8 Most Important Small Business KPIs
It’s impossible to grow without the facts. Learn what essential business data you need to be tracking and how to do it.
- Eight most important KPIs for small businesses:
- Customer acquisition cost
- Conversion rate
- Employee retention rate
- Operating cash flow
- Net income
- Website traffic
- Social media engagement
- Tools for tracking these KPIs include social platforms, Google Analytics, and financial software.
A key performance indicator (KPI) is not a number that exists in a vacuum. It’s a metric that tells you how your business is specifically performing against goals and objectives. It measures success and helps you predict the future. KPIs reveal the health of a business so that owners can pivot when necessary.
Without these metrics, businesses can’t know if their strategies are working. KPIs can be linked to the organization as a whole, specific departments, or individuals within the company to determine weak spots, helping business leaders make better decisions and set better goals next time. They also show real-time information about a campaign’s effectiveness or interactions with customers.
So, what small business KPIs should you be tracking?
8 most important KPIs to track
Every business is different, and the KPIs that are prioritized against current goals will vary from company to company. To start, make sure that all of your objectives are measurable and you know the specific timeline you want to assess. Also, remember that not all crucial KPIs will be strictly related to finances; they may also involve marketing campaigns or customer engagement.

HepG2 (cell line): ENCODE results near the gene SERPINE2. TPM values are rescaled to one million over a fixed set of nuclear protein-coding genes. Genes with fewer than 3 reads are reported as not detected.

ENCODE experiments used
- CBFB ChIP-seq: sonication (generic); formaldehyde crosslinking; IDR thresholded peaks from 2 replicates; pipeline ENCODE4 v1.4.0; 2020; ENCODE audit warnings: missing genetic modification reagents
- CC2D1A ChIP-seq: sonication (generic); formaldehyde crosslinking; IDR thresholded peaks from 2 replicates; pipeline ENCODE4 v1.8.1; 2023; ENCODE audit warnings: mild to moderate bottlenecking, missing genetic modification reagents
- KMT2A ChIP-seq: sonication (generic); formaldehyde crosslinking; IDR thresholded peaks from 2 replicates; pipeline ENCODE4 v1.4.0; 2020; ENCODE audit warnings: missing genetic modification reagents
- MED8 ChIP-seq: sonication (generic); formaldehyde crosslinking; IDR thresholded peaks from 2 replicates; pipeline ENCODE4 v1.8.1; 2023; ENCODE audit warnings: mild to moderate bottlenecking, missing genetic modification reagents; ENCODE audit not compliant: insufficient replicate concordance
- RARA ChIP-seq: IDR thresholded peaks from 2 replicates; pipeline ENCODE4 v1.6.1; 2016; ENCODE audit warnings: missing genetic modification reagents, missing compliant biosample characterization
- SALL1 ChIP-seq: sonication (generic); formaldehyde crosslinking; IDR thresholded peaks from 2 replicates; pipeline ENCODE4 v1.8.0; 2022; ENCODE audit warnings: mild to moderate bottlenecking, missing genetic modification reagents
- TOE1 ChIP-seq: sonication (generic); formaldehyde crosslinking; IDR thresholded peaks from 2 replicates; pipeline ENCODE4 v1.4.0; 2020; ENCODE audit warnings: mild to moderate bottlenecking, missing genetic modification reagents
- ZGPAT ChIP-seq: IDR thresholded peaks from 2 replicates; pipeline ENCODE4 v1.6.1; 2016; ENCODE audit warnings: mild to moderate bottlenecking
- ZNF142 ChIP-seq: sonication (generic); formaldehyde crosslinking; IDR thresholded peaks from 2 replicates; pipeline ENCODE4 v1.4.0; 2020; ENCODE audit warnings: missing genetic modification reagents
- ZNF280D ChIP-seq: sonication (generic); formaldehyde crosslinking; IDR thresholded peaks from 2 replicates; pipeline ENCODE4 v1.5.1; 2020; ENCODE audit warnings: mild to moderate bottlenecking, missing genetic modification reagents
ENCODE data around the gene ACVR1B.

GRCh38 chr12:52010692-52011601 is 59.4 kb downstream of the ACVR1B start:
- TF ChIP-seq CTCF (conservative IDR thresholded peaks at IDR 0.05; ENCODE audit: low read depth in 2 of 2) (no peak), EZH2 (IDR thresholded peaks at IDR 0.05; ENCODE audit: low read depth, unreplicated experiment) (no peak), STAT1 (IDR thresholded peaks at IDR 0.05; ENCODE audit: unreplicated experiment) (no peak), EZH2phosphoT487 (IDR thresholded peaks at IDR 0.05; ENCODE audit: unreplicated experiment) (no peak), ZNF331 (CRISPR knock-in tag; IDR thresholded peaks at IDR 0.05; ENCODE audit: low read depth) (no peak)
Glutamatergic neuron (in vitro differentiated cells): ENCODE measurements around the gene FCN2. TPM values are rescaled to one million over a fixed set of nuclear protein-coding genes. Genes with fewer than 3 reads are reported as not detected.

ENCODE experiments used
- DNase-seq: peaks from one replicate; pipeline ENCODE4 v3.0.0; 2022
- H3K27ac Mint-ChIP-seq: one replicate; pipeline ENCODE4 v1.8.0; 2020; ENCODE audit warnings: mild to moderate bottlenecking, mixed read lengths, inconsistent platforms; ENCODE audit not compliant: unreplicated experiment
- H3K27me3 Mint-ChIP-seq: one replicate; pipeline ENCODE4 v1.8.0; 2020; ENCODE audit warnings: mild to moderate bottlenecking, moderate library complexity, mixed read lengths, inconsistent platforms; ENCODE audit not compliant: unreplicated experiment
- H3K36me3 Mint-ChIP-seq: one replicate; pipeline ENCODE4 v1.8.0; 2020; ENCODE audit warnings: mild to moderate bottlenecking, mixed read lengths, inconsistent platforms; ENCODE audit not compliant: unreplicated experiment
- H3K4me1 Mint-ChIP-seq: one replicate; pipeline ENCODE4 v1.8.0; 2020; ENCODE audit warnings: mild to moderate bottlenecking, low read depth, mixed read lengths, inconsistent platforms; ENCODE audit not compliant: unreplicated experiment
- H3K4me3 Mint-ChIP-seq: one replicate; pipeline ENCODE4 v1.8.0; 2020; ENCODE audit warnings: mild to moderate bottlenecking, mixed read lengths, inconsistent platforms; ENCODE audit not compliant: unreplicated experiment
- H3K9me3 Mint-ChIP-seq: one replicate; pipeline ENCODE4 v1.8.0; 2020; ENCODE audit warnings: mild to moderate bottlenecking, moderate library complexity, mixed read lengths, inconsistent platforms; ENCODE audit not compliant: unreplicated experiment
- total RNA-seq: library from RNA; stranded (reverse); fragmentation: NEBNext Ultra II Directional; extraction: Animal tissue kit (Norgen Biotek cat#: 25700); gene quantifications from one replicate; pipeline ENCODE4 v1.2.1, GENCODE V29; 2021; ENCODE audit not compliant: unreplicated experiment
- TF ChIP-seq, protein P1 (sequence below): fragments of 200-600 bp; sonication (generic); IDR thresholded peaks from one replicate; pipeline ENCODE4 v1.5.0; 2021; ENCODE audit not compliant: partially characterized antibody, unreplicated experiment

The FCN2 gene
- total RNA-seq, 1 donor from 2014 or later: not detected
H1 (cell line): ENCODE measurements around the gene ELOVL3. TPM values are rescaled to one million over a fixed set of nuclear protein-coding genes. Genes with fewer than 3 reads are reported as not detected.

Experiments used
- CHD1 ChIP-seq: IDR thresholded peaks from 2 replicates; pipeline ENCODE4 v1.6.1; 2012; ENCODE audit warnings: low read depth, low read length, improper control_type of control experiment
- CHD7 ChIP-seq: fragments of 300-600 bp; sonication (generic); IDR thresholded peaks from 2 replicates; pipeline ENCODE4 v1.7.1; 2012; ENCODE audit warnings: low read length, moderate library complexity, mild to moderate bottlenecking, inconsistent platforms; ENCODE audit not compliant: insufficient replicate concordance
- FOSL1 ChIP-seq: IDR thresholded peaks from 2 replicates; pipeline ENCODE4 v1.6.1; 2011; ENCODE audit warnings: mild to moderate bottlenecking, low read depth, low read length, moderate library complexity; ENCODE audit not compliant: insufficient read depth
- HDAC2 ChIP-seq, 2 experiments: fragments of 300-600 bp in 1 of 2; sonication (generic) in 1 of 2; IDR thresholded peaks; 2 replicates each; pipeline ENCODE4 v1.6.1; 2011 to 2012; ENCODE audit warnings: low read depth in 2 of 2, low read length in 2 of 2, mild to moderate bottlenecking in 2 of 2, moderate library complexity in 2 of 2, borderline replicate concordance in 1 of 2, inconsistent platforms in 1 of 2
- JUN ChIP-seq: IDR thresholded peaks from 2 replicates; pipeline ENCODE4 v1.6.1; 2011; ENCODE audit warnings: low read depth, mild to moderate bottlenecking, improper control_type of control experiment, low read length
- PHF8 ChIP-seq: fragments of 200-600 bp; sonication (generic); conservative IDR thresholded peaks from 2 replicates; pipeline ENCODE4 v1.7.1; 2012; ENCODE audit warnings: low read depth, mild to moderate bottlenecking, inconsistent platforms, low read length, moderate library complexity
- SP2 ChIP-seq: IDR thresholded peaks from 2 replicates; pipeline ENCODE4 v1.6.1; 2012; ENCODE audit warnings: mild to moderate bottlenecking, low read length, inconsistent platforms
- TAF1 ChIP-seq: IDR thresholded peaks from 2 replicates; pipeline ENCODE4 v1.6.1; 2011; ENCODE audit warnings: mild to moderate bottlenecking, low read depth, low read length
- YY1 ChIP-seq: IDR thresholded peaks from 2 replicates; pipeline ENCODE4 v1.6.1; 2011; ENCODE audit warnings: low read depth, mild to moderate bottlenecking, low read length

Let’s take a look at the most important KPIs that most small businesses generally need to start tracking:
1. Customer acquisition cost
You should know how much it costs to obtain a new customer. Determine every expense that goes into getting a new sale and divide the sum by the number of new customers acquired. You also need to know the exact period you’re measuring. This is an essential KPI because it helps you understand if sales and marketing tactics are working and are worth all the cost and effort.
2. Conversion rate
Getting people to convert is an integral part of growing a business, and conversion rate is a crucial marketing KPI. It tells you how successful you are at getting people to take the action you want them to take, whether it’s buying something, signing up for a newsletter, or submitting their lead information. Measure conversion rate by taking total conversions and dividing it by total visitors or prospects.
3. Employee retention rate
If you have employees, it’s vital to track how frequently people leave. The employee retention rate can tell you whether you have a healthy culture, an appropriate workload, or issues that must be dealt with to keep workers satisfied and engaged. Simply divide the number of employees that stayed during a specific period by the number you had on the first day of that period.
4. Operating cash flow